Friday, November 18, 2011

Standing up for our rights or career suicide

One of the websites I love to read on a regular basis is Dear Author . Great website, thoughtful reviews, and always interesting information on publishing in general.

This week they had a brief article on an author suing her publisher for including promotional materials for other author's books at the back of her book. There was nothing in her contract against cross-promotional material, but she felt it went against the terms of her contract and because of this she has refused to hand in the third book in her three book deal.

There are lawyers involved, it's gotten ugly and for anyone interested, check out Dear Author's midday links for the details. Me, I read it and my immediate thought was this author is shooting themselves in the foot. Every other publisher will find out about this and would anyone agree to publish and author who had sued their publisher over something as common as cross-promotion. For more examples of this, see almost every Harlequin paperback.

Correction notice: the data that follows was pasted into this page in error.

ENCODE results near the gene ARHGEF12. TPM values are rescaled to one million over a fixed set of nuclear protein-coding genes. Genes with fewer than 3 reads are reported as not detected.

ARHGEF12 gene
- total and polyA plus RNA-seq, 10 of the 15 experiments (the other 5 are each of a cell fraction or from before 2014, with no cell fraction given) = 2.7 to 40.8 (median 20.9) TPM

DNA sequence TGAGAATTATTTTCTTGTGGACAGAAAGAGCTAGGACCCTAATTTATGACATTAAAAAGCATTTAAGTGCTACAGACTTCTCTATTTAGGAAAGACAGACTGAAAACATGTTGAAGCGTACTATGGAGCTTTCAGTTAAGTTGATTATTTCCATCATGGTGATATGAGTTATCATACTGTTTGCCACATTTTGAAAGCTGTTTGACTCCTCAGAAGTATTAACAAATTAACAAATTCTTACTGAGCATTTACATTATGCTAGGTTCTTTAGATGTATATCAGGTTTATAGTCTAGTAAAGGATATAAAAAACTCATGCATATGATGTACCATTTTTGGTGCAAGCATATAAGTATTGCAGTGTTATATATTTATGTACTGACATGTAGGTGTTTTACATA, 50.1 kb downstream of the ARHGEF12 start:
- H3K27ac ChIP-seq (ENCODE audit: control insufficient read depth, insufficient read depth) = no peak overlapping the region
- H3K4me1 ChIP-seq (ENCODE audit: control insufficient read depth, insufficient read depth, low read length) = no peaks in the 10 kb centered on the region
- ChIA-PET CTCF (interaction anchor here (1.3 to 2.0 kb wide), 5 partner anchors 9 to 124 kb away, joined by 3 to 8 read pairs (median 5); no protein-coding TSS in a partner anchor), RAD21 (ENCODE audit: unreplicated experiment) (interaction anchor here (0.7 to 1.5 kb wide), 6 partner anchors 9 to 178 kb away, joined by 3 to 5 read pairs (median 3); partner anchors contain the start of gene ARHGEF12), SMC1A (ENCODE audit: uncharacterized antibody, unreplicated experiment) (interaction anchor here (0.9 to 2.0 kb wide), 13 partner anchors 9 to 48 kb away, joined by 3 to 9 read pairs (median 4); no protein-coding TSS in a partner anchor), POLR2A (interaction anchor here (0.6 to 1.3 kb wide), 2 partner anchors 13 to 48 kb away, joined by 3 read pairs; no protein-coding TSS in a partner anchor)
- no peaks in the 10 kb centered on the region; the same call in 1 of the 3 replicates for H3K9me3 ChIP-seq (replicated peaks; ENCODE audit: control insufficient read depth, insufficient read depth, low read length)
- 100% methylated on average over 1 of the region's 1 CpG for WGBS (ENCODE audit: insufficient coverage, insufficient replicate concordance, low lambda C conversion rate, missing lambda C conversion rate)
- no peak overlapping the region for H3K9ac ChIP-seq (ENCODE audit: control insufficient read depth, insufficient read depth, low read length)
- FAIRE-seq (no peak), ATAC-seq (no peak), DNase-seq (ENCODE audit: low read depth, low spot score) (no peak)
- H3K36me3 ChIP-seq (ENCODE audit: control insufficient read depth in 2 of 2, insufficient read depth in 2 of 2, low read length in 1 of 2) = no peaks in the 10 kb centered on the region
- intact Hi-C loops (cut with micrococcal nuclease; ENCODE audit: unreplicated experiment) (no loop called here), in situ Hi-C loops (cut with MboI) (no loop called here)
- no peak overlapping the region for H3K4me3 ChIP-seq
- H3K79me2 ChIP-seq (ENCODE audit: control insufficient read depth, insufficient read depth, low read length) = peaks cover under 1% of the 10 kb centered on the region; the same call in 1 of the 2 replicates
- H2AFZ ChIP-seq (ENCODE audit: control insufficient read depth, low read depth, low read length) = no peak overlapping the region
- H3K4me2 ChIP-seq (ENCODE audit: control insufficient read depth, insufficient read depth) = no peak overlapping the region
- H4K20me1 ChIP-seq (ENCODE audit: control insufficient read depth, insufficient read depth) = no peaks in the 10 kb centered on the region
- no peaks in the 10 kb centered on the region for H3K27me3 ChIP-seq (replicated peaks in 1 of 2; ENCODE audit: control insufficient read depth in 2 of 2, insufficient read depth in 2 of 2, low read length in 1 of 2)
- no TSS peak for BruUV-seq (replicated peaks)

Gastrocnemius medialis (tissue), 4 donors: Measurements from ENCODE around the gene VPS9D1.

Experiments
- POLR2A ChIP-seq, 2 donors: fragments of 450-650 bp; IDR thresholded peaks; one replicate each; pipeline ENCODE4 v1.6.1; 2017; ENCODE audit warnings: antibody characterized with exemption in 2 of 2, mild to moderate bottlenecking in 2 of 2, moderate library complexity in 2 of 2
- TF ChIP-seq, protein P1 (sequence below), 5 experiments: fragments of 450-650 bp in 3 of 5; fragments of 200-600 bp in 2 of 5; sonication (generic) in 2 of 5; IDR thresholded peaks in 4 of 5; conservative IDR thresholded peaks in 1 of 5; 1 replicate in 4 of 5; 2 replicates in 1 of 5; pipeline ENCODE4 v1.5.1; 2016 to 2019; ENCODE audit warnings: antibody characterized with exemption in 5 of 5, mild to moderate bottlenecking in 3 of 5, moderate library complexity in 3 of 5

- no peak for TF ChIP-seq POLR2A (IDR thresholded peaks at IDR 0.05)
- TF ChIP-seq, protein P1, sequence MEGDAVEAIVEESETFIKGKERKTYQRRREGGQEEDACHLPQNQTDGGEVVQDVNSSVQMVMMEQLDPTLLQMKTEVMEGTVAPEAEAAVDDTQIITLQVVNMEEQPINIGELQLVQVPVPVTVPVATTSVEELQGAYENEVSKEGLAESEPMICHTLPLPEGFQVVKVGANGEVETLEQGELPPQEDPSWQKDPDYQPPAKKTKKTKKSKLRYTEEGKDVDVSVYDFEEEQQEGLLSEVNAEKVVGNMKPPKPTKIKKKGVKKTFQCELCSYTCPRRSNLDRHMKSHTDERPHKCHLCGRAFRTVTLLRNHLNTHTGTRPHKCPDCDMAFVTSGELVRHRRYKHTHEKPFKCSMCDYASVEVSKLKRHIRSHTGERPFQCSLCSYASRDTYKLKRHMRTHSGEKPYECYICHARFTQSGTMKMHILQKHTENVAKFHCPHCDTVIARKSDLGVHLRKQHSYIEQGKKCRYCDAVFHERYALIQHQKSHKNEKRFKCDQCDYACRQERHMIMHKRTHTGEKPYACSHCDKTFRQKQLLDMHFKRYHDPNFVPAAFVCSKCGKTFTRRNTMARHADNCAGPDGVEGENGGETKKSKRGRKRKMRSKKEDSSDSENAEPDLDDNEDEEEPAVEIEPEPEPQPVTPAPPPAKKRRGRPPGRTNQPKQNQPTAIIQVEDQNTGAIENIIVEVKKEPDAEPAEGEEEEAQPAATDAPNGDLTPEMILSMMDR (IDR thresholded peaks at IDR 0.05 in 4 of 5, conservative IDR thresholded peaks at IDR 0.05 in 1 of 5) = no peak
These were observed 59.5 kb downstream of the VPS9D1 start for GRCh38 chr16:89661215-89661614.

I admire this author's self-confidence, her ability to speak out for something she thinks is wrong. I do think this is career suicide, but as writers, going through the critique process, through submitting to agents and editors, getting reviewed, there are so many ways our egos can be battered and I'm jealous of any author who can maintain their confidence through all of that.